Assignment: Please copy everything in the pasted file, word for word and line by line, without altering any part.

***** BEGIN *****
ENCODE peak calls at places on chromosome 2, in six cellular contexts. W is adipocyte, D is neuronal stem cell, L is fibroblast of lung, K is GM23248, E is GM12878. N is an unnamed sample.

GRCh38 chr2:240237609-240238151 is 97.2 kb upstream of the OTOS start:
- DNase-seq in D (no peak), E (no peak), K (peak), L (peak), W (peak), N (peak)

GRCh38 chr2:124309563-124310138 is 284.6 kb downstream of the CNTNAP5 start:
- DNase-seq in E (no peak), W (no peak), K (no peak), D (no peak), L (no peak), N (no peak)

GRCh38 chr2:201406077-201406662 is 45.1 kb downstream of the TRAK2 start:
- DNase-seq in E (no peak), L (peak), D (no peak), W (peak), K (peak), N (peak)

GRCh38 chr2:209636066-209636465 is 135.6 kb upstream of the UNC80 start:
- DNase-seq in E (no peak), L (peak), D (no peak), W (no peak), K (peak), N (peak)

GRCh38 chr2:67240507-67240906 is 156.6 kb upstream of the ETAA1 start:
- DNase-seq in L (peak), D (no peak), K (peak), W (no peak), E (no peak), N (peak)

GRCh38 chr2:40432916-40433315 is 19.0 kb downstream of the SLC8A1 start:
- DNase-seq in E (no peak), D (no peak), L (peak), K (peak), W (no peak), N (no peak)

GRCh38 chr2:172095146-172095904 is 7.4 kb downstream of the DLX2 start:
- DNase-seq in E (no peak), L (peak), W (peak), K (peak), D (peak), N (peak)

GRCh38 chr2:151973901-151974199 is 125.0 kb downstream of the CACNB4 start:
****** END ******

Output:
ENCODE peak calls at places on chromosome 2, in six cellular contexts. W is adipocyte, D is neuronal stem cell, L is fibroblast of lung, K is GM23248, E is GM12878. N is an unnamed sample.

GRCh38 chr2:240237609-240238151 is 97.2 kb upstream of the OTOS start:
- DNase-seq in D (no peak), E (no peak), K (peak), L (peak), W (peak), N (peak)

GRCh38 chr2:124309563-124310138 is 284.6 kb downstream of the CNTNAP5 start:
- DNase-seq in E (no peak), W (no peak), K (no peak), D (no peak), L (no peak), N (no peak)

GRCh38 chr2:201406077-201406662 is 45.1 kb downstream of the TRAK2 start:
- DNase-seq in E (no peak), L (peak), D (no peak), W (peak), K (peak), N (peak)

GRCh38 chr2:209636066-209636465 is 135.6 kb upstream of the UNC80 start:
- DNase-seq in E (no peak), L (peak), D (no peak), W (no peak), K (peak), N (peak)

GRCh38 chr2:67240507-67240906 is 156.6 kb upstream of the ETAA1 start:
- DNase-seq in L (peak), D (no peak), K (peak), W (no peak), E (no peak), N (peak)

GRCh38 chr2:40432916-40433315 is 19.0 kb downstream of the SLC8A1 start:
- DNase-seq in E (no peak), D (no peak), L (peak), K (peak), W (no peak), N (no peak)

GRCh38 chr2:172095146-172095904 is 7.4 kb downstream of the DLX2 start:
- DNase-seq in E (no peak), L (peak), W (peak), K (peak), D (peak), N (peak)

GRCh38 chr2:151973901-151974199 is 125.0 kb downstream of the CACNB4 start: